From mass producer to innovator: Taiwan further explored

Posted on 30 Jul 2013 by The Manufacturer

On the second day of the Taiwan automotive supply chain tour, The Manufacturer’s James Pozzi ventures out of Taipei to view a lithium-ion battery production facility and the HQ of a world leading automotive component plant.

The early start meant a bus ride out of Taiwan’s capital to venture into production territories further south.

Aside from the inexplicably high temperatures accompanied by the equally mystifying Chris De Burgh combination playing on the designated bus at such an early hour, the journey south was a pleasant experience which again showcased the sheer volume of manufacturers operating in Taiwan.

Firstly was lithium-ion battery specialist Reduce Carbon Energy, based in Taipei County’s Sanshia Township and currently the number 1 brand in Taiwan.

As an innovator specialising in producing batteries for high end automotive clients, its setting in an uncomplicated garage-office hybrid is the very definition of modest.

But this is a company which doesn’t do things for show, as CEO Michael Chen, perhaps possessing the world’s greatest business card, informs us that the profits go predominantly into research and development.

Given the prominence of the battery in recent times – used in products as diverse as the iPod to Boeing’s troubled 787 Dreamliner planes – its point of production and how it is processed the product was insightful.

Using no wires in the batteries creation which also encompasses 3D printing technology, it has a flexibility which covers automotive but also mobile phone chargers.

Its motorcycle battery, which the company credits as starting its success, can cater for superbikes ranging anything from 100cc to 2300cc, and boast longer endurance, lighter weights and less fuel consumption.

One of the jewel’s in the Reduce Carbon Energy crown is iBatt, a programme which uses Bluetooth plugged inside a battery to transfer its status to a cloud system.

This enables the company to know every customer using a battery and in what capacity, while empowering them to be able to inform the customer if the battery is failing or underperforming

When showcasing his company’s iBatt system, Mr Chen predicted lithium-ion would eventually have full control of the market and replace the traditional battery.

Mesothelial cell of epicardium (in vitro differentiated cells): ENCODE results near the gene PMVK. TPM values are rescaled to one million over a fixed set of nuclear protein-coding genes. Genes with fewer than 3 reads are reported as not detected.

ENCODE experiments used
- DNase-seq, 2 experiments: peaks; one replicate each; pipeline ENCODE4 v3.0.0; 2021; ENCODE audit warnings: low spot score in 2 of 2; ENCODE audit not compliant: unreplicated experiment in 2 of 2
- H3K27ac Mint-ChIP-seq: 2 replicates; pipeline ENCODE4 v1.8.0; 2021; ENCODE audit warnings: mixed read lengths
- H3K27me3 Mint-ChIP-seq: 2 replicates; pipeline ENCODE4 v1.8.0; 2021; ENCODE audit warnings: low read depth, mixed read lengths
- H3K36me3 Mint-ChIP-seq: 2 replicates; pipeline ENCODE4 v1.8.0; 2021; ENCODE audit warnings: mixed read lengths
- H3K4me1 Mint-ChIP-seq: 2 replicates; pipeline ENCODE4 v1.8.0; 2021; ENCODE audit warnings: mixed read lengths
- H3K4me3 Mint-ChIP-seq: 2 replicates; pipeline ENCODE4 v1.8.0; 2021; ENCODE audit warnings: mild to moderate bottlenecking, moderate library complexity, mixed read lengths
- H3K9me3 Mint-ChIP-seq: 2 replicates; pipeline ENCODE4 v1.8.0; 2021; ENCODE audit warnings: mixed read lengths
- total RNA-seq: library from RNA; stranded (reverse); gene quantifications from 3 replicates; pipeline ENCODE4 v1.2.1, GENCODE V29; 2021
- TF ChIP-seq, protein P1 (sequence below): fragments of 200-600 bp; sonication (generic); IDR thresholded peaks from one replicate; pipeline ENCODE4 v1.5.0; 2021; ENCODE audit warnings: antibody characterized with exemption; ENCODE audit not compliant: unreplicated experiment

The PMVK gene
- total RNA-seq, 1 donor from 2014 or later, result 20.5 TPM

As the smallest and most lightweight of its kind in the world developed to withstand the extreme temperature of minus twenty degrees, its potential is limitless.

But with a retail value of $2,500 per battery, Mr Chen added its decision to focus solely on the higher end of the market is proving to be a correct one.

After lunch we set off to the city of Taichung. As Taiwan’s third most populated city, it also serves as a thriving manufacturing hub every bit the rival to the activities in Taipei.

Taichung is home to Mobiletron, a world leading producer of over 1,800 premium items of advanced design and construction, specialising in components to the automotive sector, exporting to over 100 countries worldwide.

Founded in 1982, Mobiletron now boasts other facilities including two in China, the USA and a production plant in Manchester in the UK.

Kim Y.C. Tsai, the company’s chairman and owner, addressed the media through a presentation which preceded a factory tour.

With 60% of its annual turnover in charging systems followed by ignition and vehicle safety, Mobiletron is a company influencing all aspects of a diverse automotive supply chain.

China is a predictably large market, as Mr Tsai states 95% of new car buyers in China are buying their first car, when he also stated his company’s future focus on Brazil, which currently accounts for just 0.4% of Mobiletron’s sales.

A Mobiletron show car, simulating the monitoring of tyre pressure levels.

A look around the showroom shows why business is booming. You are treated to the demonstration of products ranging from viewing monitors, vision cameras and tyre pressure monitoring, among many more.

Perhaps most fascinating of all was during the factory tour, Mr Tsai gave an insight into how the company manages its workers.

In the entrance to the shopfloor, every worker is listed in detailed charts on the notice board, analysising their daily performance in terms of productivity and quality.

A green sticker signifies a pass, while a dreaded red sticker shows quality has diminished and needs addressing, and results in a downsizing of a worker’s monthly bonus.

This course of action is clearly working, with productivity at the plant currently at an all-time high.

As we left the facility to return to our 50-floor hotel, we were given a demonstration not just of the existing influence of Tawan on global manufacturing, but also its often overlooked status as an innovator producing exciting products.

The third day of the tour will see me remain in Taichung, where I’ll be off to visit Holux Technology and Orange Electronic.